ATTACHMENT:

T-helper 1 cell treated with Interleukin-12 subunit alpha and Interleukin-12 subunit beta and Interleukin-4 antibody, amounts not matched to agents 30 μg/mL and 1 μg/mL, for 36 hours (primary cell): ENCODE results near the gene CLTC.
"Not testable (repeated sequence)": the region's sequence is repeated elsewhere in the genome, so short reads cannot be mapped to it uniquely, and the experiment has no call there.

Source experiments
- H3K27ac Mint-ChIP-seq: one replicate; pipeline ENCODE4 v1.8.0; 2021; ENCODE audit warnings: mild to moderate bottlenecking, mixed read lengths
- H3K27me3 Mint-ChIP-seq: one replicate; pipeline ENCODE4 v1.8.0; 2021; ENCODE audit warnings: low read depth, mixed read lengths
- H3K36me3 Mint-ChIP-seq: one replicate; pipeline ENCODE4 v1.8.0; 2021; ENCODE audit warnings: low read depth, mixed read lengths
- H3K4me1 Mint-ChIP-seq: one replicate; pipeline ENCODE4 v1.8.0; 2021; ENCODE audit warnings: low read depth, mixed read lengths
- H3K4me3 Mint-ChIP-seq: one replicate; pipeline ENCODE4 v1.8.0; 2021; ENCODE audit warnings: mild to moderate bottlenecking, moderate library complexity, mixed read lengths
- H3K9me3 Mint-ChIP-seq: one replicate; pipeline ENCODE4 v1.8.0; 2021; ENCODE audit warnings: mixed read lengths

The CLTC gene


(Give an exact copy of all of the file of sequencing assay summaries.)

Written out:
T-helper 1 cell treated with Interleukin-12 subunit alpha and Interleukin-12 subunit beta and Interleukin-4 antibody, amounts not matched to agents 30 μg/mL and 1 μg/mL, for 36 hours (primary cell): ENCODE results near the gene CLTC.
"Not testable (repeated sequence)": the region's sequence is repeated elsewhere in the genome, so short reads cannot be mapped to it uniquely, and the experiment has no call there.

Source experiments
- H3K27ac Mint-ChIP-seq: one replicate; pipeline ENCODE4 v1.8.0; 2021; ENCODE audit warnings: mild to moderate bottlenecking, mixed read lengths
- H3K27me3 Mint-ChIP-seq: one replicate; pipeline ENCODE4 v1.8.0; 2021; ENCODE audit warnings: low read depth, mixed read lengths
- H3K36me3 Mint-ChIP-seq: one replicate; pipeline ENCODE4 v1.8.0; 2021; ENCODE audit warnings: low read depth, mixed read lengths
- H3K4me1 Mint-ChIP-seq: one replicate; pipeline ENCODE4 v1.8.0; 2021; ENCODE audit warnings: low read depth, mixed read lengths
- H3K4me3 Mint-ChIP-seq: one replicate; pipeline ENCODE4 v1.8.0; 2021; ENCODE audit warnings: mild to moderate bottlenecking, moderate library complexity, mixed read lengths
- H3K9me3 Mint-ChIP-seq: one replicate; pipeline ENCODE4 v1.8.0; 2021; ENCODE audit warnings: mixed read lengths

The CLTC gene